Are homesteaders just moochers living off of “civil” society?
A recent opinion piece in Forbes magazine suggests that they are. And a brilliant homesteading blogger named Daisy Luther of The Organic Prepper blog, articulately countered the argument on Zero Hedge.
I read Daisy’s article and thought it would make for an interesting discussion on our latest episode of the podcast.
But first Marianne and I share a little bit about how we are “mooching” on our respective homesteads!
Marianne is tired of hand watering her plants and is making plans for installing a watering system in her garden. She wants to create a watering grid to “just hydrate everything.” And she talks about a sustainability-oriented company she’s considering for sourcing this watering system.
I’m excited about my recent sheet mulching project. Looking at all the weeds in between my raised beds got old. So after collecting cardboard from friends and neighbors, I covered the weeds with it. Then I topped the cardboard with lots of straw. If you’d like a gander at how it turned out, check out my posts on our Facebook Page and on our Instagram account.
Now on to the diatribe against homesteaders.
Reality TV vs Reality
Like so many articles out there these days, the Forbes piece on homesteaders seemed outrageous, incendiary and ill-informed. And it was posted in a “reputable” publication. As Marianne and I note, basing your opinion of a group purely on the caricatures painted by so-called “reality” T.V. shows, might not be such a great idea.
The author of the Forbes piece, an economist named Adam Ozimek, states:
“If we all lived “self-reliant” lives like Tony often implores us, spending most of our time on basic agricultural subsistence, then modern hospitals couldn’t exist. It’s only because most of us choose to not live agrarian “self-reliant” lifestyles that this care would be available to Tony, Amelia, and perhaps someday, their children. And what if both of them become too injured to work the land anymore? Would they starve to death, or would they survive off of the social safety net our government provides, like food stamps?”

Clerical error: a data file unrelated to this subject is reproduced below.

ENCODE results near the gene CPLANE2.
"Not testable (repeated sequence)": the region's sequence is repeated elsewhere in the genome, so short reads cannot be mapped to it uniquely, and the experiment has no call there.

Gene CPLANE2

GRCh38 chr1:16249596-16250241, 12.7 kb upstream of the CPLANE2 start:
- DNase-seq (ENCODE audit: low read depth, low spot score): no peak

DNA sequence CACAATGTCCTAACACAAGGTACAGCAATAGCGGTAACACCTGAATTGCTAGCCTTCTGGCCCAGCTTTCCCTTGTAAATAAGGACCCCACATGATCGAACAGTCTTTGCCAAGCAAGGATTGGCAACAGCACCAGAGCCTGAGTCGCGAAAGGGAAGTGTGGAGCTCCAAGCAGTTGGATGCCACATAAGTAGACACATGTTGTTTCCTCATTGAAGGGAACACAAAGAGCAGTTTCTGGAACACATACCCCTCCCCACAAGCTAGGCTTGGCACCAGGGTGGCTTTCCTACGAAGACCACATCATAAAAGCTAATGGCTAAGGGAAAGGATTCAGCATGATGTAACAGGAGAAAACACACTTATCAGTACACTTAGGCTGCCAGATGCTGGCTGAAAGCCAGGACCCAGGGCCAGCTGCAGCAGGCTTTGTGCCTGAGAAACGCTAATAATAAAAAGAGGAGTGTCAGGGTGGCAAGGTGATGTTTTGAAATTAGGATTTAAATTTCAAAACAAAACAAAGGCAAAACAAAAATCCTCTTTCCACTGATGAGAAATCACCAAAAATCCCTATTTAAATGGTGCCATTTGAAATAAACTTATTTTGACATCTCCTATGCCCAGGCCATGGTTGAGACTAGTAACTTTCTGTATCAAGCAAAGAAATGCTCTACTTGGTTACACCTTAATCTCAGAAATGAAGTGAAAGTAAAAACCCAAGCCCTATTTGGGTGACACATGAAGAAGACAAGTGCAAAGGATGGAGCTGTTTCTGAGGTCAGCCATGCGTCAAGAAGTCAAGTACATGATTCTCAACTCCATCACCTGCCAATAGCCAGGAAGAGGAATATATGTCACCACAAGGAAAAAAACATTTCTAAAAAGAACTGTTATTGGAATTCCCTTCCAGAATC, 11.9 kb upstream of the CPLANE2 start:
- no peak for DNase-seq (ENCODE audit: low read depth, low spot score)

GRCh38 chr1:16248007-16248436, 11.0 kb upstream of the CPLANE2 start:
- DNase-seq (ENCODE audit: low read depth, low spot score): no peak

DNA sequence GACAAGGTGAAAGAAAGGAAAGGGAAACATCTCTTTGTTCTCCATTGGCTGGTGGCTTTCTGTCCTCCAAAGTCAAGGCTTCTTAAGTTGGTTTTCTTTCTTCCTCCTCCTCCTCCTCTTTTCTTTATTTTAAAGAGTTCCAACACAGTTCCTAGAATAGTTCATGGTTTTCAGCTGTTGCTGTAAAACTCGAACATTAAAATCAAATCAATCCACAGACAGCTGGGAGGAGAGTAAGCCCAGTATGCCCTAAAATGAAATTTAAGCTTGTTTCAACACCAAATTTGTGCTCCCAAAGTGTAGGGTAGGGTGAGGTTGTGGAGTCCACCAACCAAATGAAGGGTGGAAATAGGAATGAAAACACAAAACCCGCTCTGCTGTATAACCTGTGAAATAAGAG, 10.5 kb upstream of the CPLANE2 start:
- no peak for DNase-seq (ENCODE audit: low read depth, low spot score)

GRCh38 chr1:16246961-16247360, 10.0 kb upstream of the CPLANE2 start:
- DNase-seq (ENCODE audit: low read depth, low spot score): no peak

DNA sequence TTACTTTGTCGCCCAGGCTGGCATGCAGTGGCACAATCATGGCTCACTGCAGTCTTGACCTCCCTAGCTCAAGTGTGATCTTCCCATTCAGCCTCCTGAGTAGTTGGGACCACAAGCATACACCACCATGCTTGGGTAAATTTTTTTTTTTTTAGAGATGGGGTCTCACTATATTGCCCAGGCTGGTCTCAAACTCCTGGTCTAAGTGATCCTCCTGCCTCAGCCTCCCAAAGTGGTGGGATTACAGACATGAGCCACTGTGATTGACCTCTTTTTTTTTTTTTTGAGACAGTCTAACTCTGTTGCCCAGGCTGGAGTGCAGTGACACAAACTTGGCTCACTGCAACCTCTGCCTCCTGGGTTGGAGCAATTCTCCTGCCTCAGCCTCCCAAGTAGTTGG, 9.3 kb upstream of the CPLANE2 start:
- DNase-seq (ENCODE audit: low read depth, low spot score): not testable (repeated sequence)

One might also conclude that if we all lived “healthy” lifestyles then modern hospitals couldn’t exist. But should we all endeavor to be ill so that hospitals can continue on?
Health, Happiness and “The Economy”
A more advanced society might encourage whatever it takes for people to be healthier and happier, even if it’s at the expense of large institutions such as hospitals and big Pharma. In such a case, health care might very well be transformed into something much less costly and more effective. And smaller communities of people, who know and help each other on a regular basis, might find their own ways of taking care of less fortunate community members, in a much more heart-centered manner.
From what I’ve seen homesteaders are by and large, happier than the majority of the population. But this happy lifestyle can be threatening to our established system.
As Daisy Luther puts it in her rebuttal:
“The fact is, the less we require from society, the less power that society has over us. Our lifestyles give us some distance from the hustle and the bustle. We don’t have to make as much money because we don’t live in the consumer matrix that engulfs so much of society. We are content to live simply instead of hustling from one non-productive activity to another.”
And this makes us happier. But should we give up this happiness so that the system can continue?
Homesteaders & Freedom
The truth is, homesteaders generally contribute to the “system” just like everyone else. We pay our taxes and, to varying degrees, choose to partake in government and institutional programs like the rest of the population. The difference is, we have more freedom to choose what we participate in and support.
I believe a populace that is free to choose, is an empowered populace – an important check on government and corporations and a powerful aspect of our future as a society. And the freedom to do things differently is vital if we want our species and our planet to evolve.
What do you think? Are homesteaders mooching? Are they the pioneers of the future? Please share your thoughts in the comments below.
If you like this episode of the podcast, you might also appreciate the following past episodes: